This post describes practical steps and issues to consider when setting up a U.S. entity to conduct your business’ U.S. operations. Doing business in the U.S. can be a complex and daunting process. MBM Commercial offers sophisticated U.S. law capability to help when expanding into U.S. markets or transacting with U.S. businesses. We work locally to support clients globally in corporate and commercial transactions.
Once you have decided that a U.S. entity is appropriate for your business (see “Doing Business in the U.S.”), the principal steps involved in establishing a new U.S. entity are as follows:
- Initial determinations:
- Determine the appropriate form of U.S. entity, which is likely to be a corporation or a limited liability company (LLC).
- Corporations are similar to U.K. limited companies and have shareholders and directors. LLCs have a “flatter” structure and are owned by members and managed by members or managers. LLCs have fewer record-keeping requirements but may not be the appropriate choice for a U.K. parent company.
- Determine the appropriate state of formation for the U.S. entity. Entities are formed at state (rather than federal) level. An entity may be established in the state where the principal business will be conducted or in a “business friendly” state such as Delaware or Nevada.
- Determine the capitalization of the corporation (how many shares will be issued, at what price, whether any loans will be made and how much each shareholder will contribute to the corporation as its capital contribution). Similarly, in the case of an LLC, determine the membership interests to be issued and the amount of any loans. The U.S. entity should be adequately capitalised and the financing structure between the UK and U.S. entities put in place.
- Determine who will be the shareholders, officers and directors of the corporation or members and managers in the case of an LLC.
- Determine the roles and responsibilities of the corporation’s officers and directors (or LLC’s members and managers).
- To form the U.S. entity:
- File Articles of Incorporation (or equivalent) in the appropriate state.
- You don’t need a U.S. address to incorporate a business in the U.S. but you will need to name a registered agent in your state of incorporation with a physical address in the state of incorporation (and any states in which the entity is registered to do business). The registered agent is responsible for important legal and tax documents on behalf of entities.
- Once a new entity has been formed, the next steps include:
- Hold an organisational meeting, appointing the officers and directors, issuing shares to the shareholders and taking such other actions as necessary. In the case of an LLC, appoint a manager(s) as appropriate.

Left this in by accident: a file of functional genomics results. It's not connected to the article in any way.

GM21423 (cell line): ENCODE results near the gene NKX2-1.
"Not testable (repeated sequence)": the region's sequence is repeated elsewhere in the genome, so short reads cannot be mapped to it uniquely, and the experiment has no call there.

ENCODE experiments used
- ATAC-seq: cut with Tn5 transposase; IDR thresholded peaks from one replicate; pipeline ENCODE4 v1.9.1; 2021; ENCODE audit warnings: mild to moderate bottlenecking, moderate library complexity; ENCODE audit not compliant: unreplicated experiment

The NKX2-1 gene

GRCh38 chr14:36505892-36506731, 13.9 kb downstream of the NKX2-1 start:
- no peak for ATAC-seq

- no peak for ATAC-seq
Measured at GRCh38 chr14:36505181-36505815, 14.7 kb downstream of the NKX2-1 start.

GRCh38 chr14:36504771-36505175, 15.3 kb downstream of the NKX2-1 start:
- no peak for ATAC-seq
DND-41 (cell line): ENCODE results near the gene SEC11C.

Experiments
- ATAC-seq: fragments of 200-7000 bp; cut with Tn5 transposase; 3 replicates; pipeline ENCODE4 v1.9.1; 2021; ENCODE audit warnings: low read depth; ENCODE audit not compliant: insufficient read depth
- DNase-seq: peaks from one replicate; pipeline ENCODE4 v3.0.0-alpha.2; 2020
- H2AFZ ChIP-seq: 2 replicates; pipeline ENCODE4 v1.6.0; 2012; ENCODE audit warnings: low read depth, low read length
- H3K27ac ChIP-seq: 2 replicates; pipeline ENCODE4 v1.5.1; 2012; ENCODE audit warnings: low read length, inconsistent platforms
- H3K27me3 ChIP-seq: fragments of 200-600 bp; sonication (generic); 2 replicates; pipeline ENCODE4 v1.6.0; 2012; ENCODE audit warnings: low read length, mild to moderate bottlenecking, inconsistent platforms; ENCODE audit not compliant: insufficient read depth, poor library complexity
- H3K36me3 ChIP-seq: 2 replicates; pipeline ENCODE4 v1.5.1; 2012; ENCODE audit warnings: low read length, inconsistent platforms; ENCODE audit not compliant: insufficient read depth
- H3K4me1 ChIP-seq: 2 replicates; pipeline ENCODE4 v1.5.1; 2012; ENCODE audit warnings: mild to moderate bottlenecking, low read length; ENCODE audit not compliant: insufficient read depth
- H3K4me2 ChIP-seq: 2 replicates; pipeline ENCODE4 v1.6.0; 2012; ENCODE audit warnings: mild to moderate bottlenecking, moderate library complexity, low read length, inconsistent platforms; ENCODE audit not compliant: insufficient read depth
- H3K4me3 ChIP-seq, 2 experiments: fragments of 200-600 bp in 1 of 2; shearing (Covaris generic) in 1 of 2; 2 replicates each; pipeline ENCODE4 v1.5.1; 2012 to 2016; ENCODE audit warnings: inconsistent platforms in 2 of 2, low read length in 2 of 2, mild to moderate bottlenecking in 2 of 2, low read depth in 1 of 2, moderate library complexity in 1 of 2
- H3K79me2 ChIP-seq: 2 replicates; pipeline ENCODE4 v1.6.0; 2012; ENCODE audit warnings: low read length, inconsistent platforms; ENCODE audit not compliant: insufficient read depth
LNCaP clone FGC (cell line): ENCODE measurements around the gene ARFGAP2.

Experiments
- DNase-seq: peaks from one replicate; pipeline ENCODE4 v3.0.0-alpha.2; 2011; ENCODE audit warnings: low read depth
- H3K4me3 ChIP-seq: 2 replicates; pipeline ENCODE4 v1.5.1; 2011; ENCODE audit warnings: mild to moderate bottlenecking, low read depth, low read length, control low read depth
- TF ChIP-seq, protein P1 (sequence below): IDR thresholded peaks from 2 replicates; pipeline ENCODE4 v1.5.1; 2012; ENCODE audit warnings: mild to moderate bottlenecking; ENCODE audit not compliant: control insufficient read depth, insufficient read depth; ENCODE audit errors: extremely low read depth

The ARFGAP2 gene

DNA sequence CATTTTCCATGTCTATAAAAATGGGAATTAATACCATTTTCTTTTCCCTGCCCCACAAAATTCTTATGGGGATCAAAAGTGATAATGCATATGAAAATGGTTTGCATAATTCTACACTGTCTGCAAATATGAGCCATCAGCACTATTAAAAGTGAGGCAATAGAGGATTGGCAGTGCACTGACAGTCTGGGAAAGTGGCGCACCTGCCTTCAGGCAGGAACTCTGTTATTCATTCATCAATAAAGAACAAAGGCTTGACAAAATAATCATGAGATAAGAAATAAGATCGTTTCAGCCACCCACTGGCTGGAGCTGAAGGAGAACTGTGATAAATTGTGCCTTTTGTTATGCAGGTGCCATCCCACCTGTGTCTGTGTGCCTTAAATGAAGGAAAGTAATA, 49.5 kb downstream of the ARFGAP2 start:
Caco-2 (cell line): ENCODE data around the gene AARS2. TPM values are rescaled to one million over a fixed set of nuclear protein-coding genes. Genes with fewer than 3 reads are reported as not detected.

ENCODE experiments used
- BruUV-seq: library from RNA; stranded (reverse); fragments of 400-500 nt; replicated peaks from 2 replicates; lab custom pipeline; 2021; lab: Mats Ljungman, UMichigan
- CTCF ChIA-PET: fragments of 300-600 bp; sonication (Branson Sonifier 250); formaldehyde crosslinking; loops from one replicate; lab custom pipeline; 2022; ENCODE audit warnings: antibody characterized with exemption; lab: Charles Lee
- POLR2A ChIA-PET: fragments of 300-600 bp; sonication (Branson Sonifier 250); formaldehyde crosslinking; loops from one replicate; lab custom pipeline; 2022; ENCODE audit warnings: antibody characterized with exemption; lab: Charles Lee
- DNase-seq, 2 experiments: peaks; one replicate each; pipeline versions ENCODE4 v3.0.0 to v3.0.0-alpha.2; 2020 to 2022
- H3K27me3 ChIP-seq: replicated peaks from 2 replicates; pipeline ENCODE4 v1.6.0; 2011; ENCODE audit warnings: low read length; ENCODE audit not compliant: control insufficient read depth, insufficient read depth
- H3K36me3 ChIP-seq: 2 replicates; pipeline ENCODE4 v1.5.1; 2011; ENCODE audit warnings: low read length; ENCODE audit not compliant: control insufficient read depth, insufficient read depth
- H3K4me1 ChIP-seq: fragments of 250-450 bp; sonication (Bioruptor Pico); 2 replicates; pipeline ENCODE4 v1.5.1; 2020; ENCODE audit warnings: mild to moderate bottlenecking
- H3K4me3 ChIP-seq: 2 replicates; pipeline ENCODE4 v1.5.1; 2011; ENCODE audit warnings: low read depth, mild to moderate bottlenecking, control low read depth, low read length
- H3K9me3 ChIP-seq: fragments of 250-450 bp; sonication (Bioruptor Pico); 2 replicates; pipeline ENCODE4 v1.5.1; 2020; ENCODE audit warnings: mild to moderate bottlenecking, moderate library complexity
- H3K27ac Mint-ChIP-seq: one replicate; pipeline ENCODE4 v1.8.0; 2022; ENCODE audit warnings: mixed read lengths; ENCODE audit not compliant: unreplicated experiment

- Issue corporate stock or LLC interests in compliance with, or exemption from, federal and state securities laws.
- Obtain federal employer identification number (EIN) or Taxpayer Identification Number (TIN). This is required to open a U.S. bank account.
- Open a bank account.
- Buy, lease or rent office space, hire employees, market the products, etc.
- Determine states and cities in which to do business. File registrations and any fictitious business names (DBAs). Obtain appropriate county and city business licenses.
- Prepare bylaws and shareholders agreement (for corporations) or operating agreement (for LLCs).
- Inter-company agreements may be appropriate between the UK and U.S. entities regarding financing, licensing and the provision of services.
- Ongoing Filings
- Corporate records and minute books should be maintained up to date and annual meetings or written resolutions prepared recoding corporate actions.
- On an annual basis from the anniversary of its incorporation, a corporation is generally required to make annual filings with the Secretary of State. LLCs typically require less formal record-keeping but state filings are required.
- In general, the public disclosure requirements are generally less than in the U.K. For example, details are not generally required of a corporation’s shareholders or members of an LLC.
- Private businesses are not required to publicly disclose the results of their financial operations. Based on their own requirements, banks and other lending institutions may require financial statements.
- Additional filings may also be required. For example, the U.S. Department of Commerce, through the Bureau of Economic Analysis requires certain U.S. entities (such as investment funds or their portfolio companies) to file annual reports of foreign direct investments with the BEA.
MBM Commercial has experience in guiding businesses through the process of setting up new operations in the U.S and we value the opportunity to work with growing businesses and the new relationships and opportunities they open up for us.
MBM Commercial provides this material for informational purposes only and specific advice should be sought for each state in which business will be conducted. The above information is general and is not intended to be legal advice. Nothing herein should be relied upon or used without consulting a lawyer to consider your specific circumstances, possible changes to applicable laws, rules and regulations and other legal issues.